As president of a university that experienced a high-profile false rape claim, Hofstra president Stuart Rabinowitz would have a long way to go to match the poor performance of Duke president Richard Brodhead.
That said, Rabinowitz certainly would win no awards for profiles in courage. In response to the filing of false sexual assault charges by one of his institution’s students, Danmell Ndonye, Rabinowitz announced that Hofstra administrators “will redouble our educational efforts and try to increase awareness among students, faculty, and staff of any potential signs of danger or dangerous behavior, and the need to pass that information on to Public Safety so that it can be adequately and appropriately addressed.”
And these were not merely words. Rabinowitz appointed a presidential task force “to undertake a review of all aspects of security, including operations, communications, programs, policies and procedures to insure that we are taking every possible precaution to maintain a secure and safe campus. In addition, we will once again be seeking to utilize the services of an outside consultant to conduct a security audit and make recommendations as to best practices and possible enhancements to our program.”
If, as Ndonye claimed, she had been lured into a campus bathroom by several men, tied up, and then raped, Rabinowitz’s proposal would make perfect sense. The failure of Hofstra’s campus security to have protected Ndonye would be a major scandal for the university. Indeed, the Hofstra rape would be another Kitty Genovese affair, with the focus in this instance on the callousness of the myriad Hofstra students in the dorm who remained indifferent to Ndonye’s screams of horror.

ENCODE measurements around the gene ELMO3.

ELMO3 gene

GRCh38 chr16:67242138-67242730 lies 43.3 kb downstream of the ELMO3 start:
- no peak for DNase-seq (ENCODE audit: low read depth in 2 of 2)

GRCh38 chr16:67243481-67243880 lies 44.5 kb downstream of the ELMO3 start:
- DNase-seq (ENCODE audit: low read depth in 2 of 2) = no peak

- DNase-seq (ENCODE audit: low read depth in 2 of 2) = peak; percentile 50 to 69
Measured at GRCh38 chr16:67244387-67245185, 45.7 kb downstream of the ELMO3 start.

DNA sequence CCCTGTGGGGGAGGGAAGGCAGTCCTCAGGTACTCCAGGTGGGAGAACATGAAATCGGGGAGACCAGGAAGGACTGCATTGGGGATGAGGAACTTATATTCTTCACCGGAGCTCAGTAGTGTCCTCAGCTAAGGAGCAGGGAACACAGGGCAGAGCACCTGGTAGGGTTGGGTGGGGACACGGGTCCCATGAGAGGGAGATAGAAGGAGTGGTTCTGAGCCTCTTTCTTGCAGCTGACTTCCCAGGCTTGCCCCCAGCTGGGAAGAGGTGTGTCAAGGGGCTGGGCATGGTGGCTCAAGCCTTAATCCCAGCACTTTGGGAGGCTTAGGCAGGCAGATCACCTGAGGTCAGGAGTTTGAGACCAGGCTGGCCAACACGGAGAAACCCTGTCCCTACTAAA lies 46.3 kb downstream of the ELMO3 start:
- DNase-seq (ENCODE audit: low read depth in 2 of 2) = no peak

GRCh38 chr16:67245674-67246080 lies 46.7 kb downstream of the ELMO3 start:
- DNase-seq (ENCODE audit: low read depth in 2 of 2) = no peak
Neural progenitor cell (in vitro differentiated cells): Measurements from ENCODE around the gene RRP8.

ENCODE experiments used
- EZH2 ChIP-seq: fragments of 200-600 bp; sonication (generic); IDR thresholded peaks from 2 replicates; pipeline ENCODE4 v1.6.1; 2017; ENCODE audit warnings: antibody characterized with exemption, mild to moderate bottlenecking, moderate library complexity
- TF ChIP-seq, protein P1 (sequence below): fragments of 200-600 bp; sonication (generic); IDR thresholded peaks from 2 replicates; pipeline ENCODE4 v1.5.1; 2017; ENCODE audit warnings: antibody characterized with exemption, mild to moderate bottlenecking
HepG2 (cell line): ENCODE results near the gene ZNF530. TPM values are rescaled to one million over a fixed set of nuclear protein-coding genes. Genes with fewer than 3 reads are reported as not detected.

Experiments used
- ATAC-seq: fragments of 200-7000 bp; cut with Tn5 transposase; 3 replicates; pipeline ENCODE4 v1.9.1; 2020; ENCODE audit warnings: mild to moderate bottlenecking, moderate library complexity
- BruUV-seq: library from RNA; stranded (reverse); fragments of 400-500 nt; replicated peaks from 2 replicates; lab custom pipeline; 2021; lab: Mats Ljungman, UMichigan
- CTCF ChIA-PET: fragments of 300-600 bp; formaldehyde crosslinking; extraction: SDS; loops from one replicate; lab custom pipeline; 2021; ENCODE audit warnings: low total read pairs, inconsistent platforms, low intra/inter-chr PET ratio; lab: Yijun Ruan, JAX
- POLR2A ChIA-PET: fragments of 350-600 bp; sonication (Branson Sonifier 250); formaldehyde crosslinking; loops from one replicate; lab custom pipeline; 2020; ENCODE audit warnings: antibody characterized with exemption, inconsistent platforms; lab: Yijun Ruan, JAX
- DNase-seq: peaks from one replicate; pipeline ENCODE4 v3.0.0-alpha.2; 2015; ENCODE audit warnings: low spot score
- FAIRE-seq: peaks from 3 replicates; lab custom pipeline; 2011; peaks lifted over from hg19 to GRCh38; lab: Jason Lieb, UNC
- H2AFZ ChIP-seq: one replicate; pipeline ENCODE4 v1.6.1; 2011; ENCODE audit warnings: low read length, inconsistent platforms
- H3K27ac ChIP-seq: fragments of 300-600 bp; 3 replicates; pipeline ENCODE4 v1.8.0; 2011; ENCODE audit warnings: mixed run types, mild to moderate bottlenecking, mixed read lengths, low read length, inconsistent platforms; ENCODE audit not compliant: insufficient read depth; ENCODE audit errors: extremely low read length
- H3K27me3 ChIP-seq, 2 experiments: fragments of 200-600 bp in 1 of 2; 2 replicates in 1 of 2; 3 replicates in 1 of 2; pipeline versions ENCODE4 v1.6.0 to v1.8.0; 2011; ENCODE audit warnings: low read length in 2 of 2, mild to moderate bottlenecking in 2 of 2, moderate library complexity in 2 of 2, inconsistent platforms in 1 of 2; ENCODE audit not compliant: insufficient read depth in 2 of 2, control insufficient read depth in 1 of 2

The problem with this scenario: Ndonye wasn’t raped. She admitted that she made up the story, after a video confirmed her lie.
So how, exactly, would reforming Hofstra’s security policies guard against female undergraduates making false rape claims?
Of course, it would not do so. But Rabinowitz’s course of action—effectively pretending that Ndonye told the truth, and then proceeding from there—will appease campus ideologues trained to believe that women never lie about rape.
In forming his faux policy, Rabinowitz was doubtless thinking of people like Jennifer Beeman, the former director of UC Davis’ Campus Violence Prevention Program. Distressed that the number of reported rapes on her campus didn’t come anywhere close to what campus ideologues want us to believe, Beeman simply made up totals—year after year after year. Incredibly, Davis initially not only turned a blind eye to Beeman’s deceptions but cited the outrageously high figures as proving that its campus treated “survivors” with more sensitivity than other UC branches.
Or, perhaps, the Hofstra president had in mind the likes of Angus Johnston, a History Ph.D. (from, alas, the CUNY Graduate Center, where I’m on the faculty) whose CV reports that he last taught at the not exactly fair-and-balanced Center for Worker Education, City College of New York. Johnston, after asserting that he was “not interested in having a discussion about whether [Ndonye] was raped, or how likely it is that [Ndonye] was raped,” then engaged in just such a discussion, with the extraordinary argument that “it’s possible that [Ndonye] lied and that some or all of them [the falsely accused men] are guilty.”
Johnston’s evidence for this startling claim? None.
Johnston seems to be the perfect type for President Rabinowitz’s campus task force.